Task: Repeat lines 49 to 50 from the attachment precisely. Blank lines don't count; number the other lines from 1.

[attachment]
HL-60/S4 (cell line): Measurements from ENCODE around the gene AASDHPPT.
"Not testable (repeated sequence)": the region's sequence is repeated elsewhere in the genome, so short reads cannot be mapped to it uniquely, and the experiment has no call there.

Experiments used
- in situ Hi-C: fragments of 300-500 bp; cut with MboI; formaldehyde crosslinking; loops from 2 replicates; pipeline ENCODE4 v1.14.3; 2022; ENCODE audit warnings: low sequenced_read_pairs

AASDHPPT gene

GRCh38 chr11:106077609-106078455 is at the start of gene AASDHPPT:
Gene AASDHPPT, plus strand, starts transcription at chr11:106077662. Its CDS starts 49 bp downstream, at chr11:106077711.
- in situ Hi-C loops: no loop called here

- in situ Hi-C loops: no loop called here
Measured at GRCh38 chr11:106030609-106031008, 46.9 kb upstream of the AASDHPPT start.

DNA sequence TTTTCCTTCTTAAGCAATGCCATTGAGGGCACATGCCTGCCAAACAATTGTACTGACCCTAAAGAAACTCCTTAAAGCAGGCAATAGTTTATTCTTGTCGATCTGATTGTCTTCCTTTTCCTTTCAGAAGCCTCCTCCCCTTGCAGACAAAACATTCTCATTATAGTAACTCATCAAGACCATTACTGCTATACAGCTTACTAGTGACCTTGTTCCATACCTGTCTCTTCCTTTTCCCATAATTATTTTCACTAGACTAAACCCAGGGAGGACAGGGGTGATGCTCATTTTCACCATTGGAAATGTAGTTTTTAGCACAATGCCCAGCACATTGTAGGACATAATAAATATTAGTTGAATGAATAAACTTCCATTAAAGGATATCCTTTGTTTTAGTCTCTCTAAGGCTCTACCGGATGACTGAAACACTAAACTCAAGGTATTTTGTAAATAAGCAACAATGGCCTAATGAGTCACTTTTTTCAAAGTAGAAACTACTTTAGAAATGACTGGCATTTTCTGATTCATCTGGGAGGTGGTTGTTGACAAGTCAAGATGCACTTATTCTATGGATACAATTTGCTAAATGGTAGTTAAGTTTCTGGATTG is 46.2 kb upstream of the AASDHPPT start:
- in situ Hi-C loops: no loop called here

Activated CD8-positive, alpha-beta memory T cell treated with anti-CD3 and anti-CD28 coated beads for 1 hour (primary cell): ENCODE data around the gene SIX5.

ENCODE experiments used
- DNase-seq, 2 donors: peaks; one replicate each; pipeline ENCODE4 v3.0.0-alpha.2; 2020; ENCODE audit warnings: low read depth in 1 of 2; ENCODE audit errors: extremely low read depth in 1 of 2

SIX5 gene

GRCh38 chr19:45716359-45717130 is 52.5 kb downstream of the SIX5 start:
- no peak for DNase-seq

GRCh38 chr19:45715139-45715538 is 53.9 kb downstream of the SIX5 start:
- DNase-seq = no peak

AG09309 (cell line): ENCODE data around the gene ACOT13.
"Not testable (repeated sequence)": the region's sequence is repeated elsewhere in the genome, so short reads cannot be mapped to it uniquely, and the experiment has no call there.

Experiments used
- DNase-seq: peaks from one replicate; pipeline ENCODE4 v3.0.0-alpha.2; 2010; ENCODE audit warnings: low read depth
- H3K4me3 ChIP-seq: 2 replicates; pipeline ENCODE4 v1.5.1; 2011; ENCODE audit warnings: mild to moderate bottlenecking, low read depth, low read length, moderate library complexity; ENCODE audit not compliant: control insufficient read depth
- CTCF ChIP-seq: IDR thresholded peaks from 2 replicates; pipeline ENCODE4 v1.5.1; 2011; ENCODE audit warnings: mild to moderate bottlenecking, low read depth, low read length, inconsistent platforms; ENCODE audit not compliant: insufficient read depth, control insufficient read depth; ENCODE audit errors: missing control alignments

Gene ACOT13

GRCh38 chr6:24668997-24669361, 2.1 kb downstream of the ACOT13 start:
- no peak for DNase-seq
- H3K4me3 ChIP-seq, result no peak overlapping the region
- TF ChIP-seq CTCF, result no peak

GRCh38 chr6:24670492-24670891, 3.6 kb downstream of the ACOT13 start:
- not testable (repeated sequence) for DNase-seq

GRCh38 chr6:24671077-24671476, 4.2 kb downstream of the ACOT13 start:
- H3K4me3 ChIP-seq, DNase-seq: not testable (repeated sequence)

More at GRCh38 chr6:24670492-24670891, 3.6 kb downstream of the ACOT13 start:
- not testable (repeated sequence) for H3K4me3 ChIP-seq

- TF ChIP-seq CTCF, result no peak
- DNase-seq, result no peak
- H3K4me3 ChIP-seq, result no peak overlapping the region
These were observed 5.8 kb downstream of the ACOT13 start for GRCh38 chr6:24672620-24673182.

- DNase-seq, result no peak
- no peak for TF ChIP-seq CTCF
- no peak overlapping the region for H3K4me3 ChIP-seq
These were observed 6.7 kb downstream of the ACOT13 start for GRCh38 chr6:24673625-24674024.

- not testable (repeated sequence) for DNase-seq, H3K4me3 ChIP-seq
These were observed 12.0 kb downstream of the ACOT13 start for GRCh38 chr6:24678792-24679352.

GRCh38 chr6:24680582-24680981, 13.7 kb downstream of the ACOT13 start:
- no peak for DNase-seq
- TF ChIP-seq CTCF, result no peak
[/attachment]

- no peak for DNase-seq
- TF ChIP-seq CTCF, result no peak